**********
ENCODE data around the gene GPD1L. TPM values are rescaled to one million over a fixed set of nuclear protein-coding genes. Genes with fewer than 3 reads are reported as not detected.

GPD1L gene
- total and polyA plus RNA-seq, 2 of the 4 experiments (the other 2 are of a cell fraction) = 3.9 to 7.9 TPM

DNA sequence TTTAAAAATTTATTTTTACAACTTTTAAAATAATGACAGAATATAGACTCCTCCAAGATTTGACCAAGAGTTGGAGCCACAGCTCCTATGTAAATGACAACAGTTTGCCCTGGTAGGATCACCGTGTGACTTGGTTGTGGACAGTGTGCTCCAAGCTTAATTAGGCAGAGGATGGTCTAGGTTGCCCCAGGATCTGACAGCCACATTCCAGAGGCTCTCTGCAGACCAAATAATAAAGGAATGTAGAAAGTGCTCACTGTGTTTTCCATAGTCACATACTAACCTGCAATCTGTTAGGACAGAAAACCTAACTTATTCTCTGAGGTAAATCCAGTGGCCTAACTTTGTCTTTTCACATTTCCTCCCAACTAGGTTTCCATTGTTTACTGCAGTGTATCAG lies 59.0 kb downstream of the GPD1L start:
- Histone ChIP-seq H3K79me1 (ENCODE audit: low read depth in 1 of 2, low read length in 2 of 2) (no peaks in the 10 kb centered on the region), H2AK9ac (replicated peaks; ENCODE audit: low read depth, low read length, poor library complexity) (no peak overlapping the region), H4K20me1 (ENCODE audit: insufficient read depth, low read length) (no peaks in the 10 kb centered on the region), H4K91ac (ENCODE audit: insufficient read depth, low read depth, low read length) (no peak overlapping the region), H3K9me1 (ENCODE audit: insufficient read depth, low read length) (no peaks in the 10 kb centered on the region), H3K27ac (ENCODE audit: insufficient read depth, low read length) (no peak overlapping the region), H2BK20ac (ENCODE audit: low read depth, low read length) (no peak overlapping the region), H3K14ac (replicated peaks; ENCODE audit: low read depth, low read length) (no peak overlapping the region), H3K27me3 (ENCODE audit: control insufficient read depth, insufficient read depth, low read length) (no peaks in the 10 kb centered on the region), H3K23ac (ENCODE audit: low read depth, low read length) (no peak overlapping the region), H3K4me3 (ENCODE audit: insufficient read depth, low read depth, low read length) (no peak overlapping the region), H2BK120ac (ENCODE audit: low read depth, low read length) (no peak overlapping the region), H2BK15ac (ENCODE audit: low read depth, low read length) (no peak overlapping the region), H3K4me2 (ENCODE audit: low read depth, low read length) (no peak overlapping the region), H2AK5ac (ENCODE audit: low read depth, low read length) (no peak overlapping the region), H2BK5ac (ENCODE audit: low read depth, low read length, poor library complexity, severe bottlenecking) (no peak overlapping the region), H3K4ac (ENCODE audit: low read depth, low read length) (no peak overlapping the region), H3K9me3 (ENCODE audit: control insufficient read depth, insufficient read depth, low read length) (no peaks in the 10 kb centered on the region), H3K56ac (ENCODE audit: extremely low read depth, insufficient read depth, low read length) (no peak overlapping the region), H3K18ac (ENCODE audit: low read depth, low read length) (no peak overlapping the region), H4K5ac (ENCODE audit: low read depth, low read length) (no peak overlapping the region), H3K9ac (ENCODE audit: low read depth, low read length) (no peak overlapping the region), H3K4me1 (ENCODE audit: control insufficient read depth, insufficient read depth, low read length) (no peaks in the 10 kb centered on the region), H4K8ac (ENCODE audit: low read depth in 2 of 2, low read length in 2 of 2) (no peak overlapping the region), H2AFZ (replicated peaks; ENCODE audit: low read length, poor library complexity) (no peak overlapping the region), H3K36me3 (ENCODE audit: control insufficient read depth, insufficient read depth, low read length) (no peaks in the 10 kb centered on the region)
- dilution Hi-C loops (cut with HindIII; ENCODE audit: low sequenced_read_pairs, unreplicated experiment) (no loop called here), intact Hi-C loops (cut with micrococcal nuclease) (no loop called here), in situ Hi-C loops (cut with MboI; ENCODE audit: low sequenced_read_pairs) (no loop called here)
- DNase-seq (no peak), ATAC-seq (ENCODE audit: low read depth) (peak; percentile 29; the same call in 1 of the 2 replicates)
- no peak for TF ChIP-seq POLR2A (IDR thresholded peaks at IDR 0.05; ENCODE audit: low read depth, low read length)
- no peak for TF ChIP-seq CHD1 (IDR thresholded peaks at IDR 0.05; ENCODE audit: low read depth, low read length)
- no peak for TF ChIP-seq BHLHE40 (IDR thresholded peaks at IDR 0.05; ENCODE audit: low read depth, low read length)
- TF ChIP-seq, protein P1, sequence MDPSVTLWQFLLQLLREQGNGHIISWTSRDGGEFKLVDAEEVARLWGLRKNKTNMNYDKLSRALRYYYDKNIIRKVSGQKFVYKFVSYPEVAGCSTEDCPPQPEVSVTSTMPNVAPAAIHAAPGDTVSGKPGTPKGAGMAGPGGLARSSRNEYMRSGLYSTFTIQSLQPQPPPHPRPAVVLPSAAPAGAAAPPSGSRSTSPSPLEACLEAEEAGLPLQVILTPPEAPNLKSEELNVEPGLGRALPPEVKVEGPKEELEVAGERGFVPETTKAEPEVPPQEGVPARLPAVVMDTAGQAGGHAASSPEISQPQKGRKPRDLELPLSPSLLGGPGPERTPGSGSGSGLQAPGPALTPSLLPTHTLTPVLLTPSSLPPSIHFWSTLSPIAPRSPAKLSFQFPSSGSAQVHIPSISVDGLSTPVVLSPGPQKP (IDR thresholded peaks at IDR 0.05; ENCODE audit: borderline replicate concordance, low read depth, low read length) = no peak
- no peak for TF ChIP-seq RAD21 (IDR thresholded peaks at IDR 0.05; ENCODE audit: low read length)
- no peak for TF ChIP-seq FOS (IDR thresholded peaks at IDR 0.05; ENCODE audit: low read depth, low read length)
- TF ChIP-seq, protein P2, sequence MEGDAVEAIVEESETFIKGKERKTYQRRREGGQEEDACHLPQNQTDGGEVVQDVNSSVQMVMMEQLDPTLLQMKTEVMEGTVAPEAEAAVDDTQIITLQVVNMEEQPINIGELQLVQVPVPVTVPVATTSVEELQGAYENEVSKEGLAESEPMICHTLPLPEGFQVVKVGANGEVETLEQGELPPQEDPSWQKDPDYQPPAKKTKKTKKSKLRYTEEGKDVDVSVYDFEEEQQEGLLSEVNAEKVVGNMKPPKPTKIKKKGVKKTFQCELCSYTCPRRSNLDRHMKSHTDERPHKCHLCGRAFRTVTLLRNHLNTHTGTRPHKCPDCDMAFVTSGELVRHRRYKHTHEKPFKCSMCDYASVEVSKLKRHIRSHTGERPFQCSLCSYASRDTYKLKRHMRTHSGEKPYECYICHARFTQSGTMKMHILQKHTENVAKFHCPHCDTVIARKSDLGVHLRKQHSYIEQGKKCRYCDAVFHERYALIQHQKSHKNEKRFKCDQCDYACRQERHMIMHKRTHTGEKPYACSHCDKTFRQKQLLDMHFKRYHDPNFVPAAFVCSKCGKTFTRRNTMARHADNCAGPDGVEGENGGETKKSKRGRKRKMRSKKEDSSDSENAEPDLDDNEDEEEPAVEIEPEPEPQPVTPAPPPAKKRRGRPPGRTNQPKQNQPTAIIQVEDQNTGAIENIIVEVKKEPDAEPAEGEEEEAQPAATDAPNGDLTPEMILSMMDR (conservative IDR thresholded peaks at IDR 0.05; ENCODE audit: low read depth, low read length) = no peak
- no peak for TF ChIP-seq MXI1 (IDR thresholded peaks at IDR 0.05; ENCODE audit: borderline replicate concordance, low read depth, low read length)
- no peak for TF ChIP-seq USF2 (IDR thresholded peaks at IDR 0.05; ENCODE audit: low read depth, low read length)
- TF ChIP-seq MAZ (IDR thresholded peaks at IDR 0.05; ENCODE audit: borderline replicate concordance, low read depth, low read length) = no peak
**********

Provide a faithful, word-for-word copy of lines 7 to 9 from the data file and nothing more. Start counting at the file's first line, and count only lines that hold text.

- DNase-seq (no peak), ATAC-seq (ENCODE audit: low read depth) (peak; percentile 29; the same call in 1 of the 2 replicates)
- no peak for TF ChIP-seq POLR2A (IDR thresholded peaks at IDR 0.05; ENCODE audit: low read depth, low read length)
- no peak for TF ChIP-seq CHD1 (IDR thresholded peaks at IDR 0.05; ENCODE audit: low read depth, low read length)